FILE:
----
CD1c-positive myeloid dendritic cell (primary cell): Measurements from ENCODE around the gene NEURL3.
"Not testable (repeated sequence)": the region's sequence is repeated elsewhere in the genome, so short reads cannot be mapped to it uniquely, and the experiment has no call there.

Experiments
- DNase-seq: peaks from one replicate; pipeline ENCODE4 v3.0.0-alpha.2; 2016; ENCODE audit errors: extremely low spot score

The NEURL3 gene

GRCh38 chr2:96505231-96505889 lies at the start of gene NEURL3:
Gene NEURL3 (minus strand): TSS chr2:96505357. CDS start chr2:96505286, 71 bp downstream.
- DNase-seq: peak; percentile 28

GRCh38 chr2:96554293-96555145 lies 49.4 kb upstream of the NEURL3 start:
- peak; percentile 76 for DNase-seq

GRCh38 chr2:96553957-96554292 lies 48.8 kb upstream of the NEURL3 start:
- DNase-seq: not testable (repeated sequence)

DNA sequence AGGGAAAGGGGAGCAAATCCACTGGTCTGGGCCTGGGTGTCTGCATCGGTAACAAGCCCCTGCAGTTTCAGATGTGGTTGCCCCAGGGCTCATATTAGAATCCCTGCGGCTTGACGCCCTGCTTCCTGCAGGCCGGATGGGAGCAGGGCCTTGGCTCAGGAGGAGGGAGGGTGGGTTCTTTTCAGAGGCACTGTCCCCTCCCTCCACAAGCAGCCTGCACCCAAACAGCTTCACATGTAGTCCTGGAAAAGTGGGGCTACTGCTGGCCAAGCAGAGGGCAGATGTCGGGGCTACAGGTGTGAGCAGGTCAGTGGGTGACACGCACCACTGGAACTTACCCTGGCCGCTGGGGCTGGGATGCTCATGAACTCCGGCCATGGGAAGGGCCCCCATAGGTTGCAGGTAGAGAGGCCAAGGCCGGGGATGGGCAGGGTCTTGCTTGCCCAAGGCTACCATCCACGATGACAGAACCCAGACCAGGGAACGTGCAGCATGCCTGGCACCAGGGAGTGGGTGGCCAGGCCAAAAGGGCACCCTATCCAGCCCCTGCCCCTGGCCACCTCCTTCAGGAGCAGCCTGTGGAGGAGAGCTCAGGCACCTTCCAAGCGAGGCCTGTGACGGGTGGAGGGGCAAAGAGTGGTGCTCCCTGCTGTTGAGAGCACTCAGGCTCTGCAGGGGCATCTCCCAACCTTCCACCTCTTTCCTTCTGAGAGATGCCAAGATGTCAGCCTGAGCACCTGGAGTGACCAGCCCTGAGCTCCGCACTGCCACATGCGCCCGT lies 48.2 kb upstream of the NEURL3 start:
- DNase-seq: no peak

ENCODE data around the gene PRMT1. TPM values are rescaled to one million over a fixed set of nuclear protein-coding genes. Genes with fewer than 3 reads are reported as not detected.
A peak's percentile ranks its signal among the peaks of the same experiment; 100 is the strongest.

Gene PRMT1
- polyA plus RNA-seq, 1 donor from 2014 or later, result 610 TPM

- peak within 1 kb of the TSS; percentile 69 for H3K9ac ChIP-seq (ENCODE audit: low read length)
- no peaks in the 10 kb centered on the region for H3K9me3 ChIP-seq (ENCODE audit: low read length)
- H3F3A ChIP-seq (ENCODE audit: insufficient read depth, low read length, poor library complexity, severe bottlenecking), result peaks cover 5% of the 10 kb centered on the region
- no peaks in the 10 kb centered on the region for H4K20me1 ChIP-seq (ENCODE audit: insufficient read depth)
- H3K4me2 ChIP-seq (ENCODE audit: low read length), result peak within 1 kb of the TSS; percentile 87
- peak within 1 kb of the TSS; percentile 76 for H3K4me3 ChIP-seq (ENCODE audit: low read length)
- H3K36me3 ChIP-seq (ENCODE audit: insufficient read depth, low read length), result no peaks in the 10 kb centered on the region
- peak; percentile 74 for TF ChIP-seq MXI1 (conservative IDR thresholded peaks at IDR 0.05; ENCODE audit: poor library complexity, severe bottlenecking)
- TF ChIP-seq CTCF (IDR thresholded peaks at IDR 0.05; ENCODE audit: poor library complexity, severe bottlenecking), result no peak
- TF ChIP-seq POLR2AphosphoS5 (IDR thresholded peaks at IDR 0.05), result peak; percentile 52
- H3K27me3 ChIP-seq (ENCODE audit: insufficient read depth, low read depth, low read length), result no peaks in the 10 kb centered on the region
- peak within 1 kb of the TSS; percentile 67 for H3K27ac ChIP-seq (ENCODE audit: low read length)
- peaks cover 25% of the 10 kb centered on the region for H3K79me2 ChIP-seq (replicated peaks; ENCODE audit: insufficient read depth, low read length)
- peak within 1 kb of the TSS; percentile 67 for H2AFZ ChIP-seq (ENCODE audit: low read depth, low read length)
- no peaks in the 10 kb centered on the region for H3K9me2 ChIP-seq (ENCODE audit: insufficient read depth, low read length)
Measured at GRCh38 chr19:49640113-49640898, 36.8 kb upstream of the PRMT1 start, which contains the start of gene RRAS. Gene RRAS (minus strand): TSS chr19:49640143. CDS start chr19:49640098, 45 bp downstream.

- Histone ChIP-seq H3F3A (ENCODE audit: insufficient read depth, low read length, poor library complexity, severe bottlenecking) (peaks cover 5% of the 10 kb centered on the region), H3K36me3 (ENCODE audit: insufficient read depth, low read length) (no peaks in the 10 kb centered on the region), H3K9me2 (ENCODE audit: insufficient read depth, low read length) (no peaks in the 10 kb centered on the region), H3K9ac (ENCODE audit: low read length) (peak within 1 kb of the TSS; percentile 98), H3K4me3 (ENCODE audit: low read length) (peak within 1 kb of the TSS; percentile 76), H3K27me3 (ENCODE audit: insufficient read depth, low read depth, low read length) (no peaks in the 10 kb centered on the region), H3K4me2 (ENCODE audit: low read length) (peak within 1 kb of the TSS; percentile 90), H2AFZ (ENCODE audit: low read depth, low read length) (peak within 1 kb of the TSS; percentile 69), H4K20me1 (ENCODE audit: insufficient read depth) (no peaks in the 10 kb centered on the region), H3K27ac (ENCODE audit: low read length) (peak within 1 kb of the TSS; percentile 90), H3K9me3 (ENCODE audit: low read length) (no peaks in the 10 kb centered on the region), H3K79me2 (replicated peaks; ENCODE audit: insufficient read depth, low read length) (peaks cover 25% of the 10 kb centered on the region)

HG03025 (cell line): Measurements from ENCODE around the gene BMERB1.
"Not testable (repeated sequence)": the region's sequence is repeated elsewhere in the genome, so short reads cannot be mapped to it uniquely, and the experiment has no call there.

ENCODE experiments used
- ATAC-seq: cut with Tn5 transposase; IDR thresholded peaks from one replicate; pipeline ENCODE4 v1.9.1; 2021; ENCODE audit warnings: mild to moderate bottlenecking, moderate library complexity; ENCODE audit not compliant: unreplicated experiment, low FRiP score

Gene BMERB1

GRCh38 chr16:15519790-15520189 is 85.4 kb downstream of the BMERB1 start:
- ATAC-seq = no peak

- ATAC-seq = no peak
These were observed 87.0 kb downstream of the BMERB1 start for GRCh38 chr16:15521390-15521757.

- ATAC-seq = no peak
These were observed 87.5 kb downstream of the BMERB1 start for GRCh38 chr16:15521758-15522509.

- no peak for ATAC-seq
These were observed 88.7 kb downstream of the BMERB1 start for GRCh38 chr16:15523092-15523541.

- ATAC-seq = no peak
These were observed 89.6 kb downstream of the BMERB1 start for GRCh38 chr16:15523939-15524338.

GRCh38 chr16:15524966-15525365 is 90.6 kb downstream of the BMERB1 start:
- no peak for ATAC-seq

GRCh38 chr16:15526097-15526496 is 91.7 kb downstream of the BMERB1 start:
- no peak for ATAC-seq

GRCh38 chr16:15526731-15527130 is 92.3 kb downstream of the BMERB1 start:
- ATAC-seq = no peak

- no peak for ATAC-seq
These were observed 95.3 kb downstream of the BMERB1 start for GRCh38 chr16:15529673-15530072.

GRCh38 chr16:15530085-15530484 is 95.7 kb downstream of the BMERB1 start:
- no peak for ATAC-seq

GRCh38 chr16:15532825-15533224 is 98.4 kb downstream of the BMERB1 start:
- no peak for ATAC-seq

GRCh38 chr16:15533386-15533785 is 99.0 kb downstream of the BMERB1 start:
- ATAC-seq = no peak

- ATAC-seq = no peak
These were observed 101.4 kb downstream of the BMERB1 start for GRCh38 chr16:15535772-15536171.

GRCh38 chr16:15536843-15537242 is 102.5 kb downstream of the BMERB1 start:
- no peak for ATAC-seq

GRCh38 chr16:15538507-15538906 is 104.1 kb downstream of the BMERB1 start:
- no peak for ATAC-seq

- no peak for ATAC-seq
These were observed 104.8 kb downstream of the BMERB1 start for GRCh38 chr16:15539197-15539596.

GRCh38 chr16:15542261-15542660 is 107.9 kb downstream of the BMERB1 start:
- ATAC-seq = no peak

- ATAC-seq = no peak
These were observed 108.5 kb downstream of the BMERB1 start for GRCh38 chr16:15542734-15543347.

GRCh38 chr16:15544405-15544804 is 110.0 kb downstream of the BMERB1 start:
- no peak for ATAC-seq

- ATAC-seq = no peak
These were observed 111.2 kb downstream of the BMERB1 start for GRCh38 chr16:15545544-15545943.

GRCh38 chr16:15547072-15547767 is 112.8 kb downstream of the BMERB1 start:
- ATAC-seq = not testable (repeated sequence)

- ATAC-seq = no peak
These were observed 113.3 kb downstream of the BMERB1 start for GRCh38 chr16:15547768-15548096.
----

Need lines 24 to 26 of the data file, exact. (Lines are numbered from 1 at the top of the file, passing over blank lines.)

- peak within 1 kb of the TSS; percentile 76 for H3K4me3 ChIP-seq (ENCODE audit: low read length)
- H3K36me3 ChIP-seq (ENCODE audit: insufficient read depth, low read length), result no peaks in the 10 kb centered on the region
- peak; percentile 74 for TF ChIP-seq MXI1 (conservative IDR thresholded peaks at IDR 0.05; ENCODE audit: poor library complexity, severe bottlenecking)